What I did say clearly was that I would:

a)     give leadership to the team;

b)     teach on Sundays and oversee the teaching program;

c)     meet with men.

These were the skills and gifts I could bring to the church that few others would be able to replicate. And yes, there were other bits and pieces that popped up and I would attend to them if I could. But if I couldn’t, then they just didn’t get done or they got done at a later time. Being OK with that is a challenge to many pastors. Leaving jobs undone can feel irresponsible or lazy, but maybe it’s just the exercising of healthy boundaries. Whether you are part-time or full-time, there is always more to do.

Many of our smaller communities would be better served by a team of bivocational staff.

Perhaps some of our larger, more complex church communities may need a couple of full-time staff who are able to dedicate their entire focus to one role, but I imagine many of our smaller communities would be better served by a team of bivocational staff. Perhaps I can even suggest that our primary expression of pastoral leadership should be bivocational – with maybe a few exceptions.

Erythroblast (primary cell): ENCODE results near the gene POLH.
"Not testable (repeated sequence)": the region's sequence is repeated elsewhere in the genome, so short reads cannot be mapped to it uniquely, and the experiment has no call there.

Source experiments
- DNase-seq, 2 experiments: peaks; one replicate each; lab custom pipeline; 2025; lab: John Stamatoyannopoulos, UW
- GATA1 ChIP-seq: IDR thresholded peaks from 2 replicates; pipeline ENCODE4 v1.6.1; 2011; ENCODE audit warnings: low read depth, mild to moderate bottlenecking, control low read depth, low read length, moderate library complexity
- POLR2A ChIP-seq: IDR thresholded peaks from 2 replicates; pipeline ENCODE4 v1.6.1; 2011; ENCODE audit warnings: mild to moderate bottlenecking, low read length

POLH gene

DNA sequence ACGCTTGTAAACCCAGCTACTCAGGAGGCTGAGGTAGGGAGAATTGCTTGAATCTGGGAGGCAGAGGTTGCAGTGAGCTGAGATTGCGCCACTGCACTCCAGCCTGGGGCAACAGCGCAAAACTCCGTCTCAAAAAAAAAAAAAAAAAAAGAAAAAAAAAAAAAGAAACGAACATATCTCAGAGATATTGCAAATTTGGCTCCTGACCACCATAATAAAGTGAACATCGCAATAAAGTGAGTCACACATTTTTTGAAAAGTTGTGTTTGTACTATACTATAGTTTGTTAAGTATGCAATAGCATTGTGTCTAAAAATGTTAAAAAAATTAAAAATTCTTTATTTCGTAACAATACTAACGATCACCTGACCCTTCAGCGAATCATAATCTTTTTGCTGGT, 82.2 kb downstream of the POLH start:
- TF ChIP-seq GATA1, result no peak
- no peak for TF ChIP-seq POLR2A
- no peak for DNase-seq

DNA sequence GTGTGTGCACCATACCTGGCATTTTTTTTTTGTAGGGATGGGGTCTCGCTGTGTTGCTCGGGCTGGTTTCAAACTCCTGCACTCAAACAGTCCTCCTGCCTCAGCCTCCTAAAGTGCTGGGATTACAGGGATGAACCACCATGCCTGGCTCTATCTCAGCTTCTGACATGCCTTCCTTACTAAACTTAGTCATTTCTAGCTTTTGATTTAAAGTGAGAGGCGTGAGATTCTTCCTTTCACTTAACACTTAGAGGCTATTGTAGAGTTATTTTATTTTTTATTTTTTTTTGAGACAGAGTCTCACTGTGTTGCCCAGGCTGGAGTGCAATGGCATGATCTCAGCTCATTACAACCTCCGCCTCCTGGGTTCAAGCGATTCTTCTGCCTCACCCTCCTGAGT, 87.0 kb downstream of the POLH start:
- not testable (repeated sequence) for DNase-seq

I feel our inclination towards full-time paid pastors as the norm is possibly fuelled by several things:

a) The historical expectation that ‘the pastor’ will be full-time and that this is the preferred way for a church to operate. I don’t think you could easily make a strong biblical case for this being the preferred scenario.

b) The church’s need for someone to do the work of ministry and shoulder the load – as distinct from the church itself doing the work of ministry. Whatever happened to the priesthood of all believers?

c) A pastor’s own need for a full-time role – either because he/she has no other marketable skills, their identity is too deeply tied up in their role, or because he/she doesn’t feel they can split their time and energy.

I have spoken with a few people who indicate that the ‘split vision’ just doesn’t work for them, and I hear that. But, I would want to push back and say that our focus is always going to be on multiple areas when we are pastoring. We will be focused on preaching one day, pastoral care the next and leadership development the following day. Each requires a change of gears.